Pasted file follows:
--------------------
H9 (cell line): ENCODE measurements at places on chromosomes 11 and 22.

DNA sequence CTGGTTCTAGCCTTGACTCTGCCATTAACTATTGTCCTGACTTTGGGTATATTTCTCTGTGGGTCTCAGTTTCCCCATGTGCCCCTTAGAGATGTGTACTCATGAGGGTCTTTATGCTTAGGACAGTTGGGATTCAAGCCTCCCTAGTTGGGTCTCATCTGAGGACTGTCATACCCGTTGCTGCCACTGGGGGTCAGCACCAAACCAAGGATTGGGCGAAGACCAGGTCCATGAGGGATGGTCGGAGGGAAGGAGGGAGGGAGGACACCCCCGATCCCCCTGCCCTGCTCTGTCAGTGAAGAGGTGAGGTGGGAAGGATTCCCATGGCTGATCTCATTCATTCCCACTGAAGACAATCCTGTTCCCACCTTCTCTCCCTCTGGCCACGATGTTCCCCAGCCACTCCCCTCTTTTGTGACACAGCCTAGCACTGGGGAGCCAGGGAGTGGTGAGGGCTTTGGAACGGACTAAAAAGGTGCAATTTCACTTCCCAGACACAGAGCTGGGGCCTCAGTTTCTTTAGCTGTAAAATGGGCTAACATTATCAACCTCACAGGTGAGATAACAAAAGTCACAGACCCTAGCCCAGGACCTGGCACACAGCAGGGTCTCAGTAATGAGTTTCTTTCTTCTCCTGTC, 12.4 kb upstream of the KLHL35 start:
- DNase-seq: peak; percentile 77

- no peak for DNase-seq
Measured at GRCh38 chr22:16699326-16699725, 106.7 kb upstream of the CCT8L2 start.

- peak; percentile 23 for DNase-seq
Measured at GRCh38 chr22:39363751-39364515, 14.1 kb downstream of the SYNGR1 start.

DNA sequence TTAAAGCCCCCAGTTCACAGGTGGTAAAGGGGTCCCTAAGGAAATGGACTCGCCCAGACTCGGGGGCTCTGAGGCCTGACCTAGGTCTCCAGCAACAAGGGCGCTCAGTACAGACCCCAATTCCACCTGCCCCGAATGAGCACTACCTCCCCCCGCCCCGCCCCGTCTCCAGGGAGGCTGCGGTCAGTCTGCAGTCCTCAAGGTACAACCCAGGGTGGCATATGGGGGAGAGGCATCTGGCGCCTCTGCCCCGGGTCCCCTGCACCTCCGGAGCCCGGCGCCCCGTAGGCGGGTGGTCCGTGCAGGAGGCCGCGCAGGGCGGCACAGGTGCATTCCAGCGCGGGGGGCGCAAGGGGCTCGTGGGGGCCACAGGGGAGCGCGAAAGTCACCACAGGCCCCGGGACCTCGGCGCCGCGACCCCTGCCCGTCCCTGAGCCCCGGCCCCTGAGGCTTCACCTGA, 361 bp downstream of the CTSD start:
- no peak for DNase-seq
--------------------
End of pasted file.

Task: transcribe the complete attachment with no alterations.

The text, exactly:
H9 (cell line): ENCODE measurements at places on chromosomes 11 and 22.

DNA sequence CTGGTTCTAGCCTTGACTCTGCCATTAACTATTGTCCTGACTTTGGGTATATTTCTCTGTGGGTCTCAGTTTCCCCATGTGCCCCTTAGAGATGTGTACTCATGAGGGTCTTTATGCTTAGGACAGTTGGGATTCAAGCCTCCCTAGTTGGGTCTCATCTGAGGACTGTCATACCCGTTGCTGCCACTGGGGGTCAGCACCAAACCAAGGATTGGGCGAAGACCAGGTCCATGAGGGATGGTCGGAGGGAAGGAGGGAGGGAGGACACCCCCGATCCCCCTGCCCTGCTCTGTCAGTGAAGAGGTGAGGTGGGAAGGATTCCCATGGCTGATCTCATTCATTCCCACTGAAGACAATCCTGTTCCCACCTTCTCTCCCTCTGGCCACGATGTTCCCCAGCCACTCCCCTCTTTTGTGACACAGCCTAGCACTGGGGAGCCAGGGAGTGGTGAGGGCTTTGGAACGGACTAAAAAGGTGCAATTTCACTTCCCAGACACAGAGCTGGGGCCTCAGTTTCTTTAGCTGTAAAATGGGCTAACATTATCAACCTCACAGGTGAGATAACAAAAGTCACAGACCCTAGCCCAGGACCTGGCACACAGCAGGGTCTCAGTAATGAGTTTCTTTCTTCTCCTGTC, 12.4 kb upstream of the KLHL35 start:
- DNase-seq: peak; percentile 77

- no peak for DNase-seq
Measured at GRCh38 chr22:16699326-16699725, 106.7 kb upstream of the CCT8L2 start.

- peak; percentile 23 for DNase-seq
Measured at GRCh38 chr22:39363751-39364515, 14.1 kb downstream of the SYNGR1 start.

DNA sequence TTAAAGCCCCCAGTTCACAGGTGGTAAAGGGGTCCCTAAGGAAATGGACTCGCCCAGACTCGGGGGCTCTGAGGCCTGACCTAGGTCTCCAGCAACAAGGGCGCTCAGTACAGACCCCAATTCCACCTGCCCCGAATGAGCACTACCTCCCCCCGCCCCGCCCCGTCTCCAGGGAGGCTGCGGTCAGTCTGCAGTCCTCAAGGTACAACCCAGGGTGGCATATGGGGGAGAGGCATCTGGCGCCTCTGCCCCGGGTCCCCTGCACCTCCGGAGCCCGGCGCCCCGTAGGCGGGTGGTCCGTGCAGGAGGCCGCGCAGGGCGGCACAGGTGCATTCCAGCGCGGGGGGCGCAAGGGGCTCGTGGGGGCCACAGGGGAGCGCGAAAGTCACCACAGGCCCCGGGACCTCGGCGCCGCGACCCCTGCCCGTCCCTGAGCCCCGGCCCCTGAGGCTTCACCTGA, 361 bp downstream of the CTSD start:
- no peak for DNase-seq